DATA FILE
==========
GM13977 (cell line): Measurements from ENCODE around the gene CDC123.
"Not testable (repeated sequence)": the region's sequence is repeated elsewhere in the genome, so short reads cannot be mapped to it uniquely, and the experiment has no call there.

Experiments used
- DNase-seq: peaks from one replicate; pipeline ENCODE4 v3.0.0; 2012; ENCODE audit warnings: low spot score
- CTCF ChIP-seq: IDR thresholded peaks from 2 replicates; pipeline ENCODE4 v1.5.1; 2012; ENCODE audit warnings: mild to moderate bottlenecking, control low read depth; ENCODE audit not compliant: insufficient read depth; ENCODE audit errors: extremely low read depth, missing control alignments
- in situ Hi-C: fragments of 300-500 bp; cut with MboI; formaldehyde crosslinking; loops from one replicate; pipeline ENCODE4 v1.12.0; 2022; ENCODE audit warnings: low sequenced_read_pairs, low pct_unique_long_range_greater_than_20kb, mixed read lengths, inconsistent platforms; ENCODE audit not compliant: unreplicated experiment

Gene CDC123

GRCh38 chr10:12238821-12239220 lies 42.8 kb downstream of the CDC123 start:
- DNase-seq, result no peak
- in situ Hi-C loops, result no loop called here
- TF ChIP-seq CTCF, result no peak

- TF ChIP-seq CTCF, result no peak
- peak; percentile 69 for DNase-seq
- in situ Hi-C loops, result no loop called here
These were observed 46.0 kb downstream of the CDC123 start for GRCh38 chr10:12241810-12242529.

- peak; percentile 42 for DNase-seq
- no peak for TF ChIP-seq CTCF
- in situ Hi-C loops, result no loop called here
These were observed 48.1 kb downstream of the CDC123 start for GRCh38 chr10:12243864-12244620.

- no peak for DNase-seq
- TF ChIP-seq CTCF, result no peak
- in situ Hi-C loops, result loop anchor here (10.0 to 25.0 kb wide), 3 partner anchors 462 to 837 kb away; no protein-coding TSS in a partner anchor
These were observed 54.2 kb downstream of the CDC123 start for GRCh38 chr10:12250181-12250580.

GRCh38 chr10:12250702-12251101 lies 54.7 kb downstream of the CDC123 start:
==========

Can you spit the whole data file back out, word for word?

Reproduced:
GM13977 (cell line): Measurements from ENCODE around the gene CDC123.
"Not testable (repeated sequence)": the region's sequence is repeated elsewhere in the genome, so short reads cannot be mapped to it uniquely, and the experiment has no call there.

Experiments used
- DNase-seq: peaks from one replicate; pipeline ENCODE4 v3.0.0; 2012; ENCODE audit warnings: low spot score
- CTCF ChIP-seq: IDR thresholded peaks from 2 replicates; pipeline ENCODE4 v1.5.1; 2012; ENCODE audit warnings: mild to moderate bottlenecking, control low read depth; ENCODE audit not compliant: insufficient read depth; ENCODE audit errors: extremely low read depth, missing control alignments
- in situ Hi-C: fragments of 300-500 bp; cut with MboI; formaldehyde crosslinking; loops from one replicate; pipeline ENCODE4 v1.12.0; 2022; ENCODE audit warnings: low sequenced_read_pairs, low pct_unique_long_range_greater_than_20kb, mixed read lengths, inconsistent platforms; ENCODE audit not compliant: unreplicated experiment

Gene CDC123

GRCh38 chr10:12238821-12239220 lies 42.8 kb downstream of the CDC123 start:
- DNase-seq, result no peak
- in situ Hi-C loops, result no loop called here
- TF ChIP-seq CTCF, result no peak

- TF ChIP-seq CTCF, result no peak
- peak; percentile 69 for DNase-seq
- in situ Hi-C loops, result no loop called here
These were observed 46.0 kb downstream of the CDC123 start for GRCh38 chr10:12241810-12242529.

- peak; percentile 42 for DNase-seq
- no peak for TF ChIP-seq CTCF
- in situ Hi-C loops, result no loop called here
These were observed 48.1 kb downstream of the CDC123 start for GRCh38 chr10:12243864-12244620.

- no peak for DNase-seq
- TF ChIP-seq CTCF, result no peak
- in situ Hi-C loops, result loop anchor here (10.0 to 25.0 kb wide), 3 partner anchors 462 to 837 kb away; no protein-coding TSS in a partner anchor
These were observed 54.2 kb downstream of the CDC123 start for GRCh38 chr10:12250181-12250580.

GRCh38 chr10:12250702-12251101 lies 54.7 kb downstream of the CDC123 start: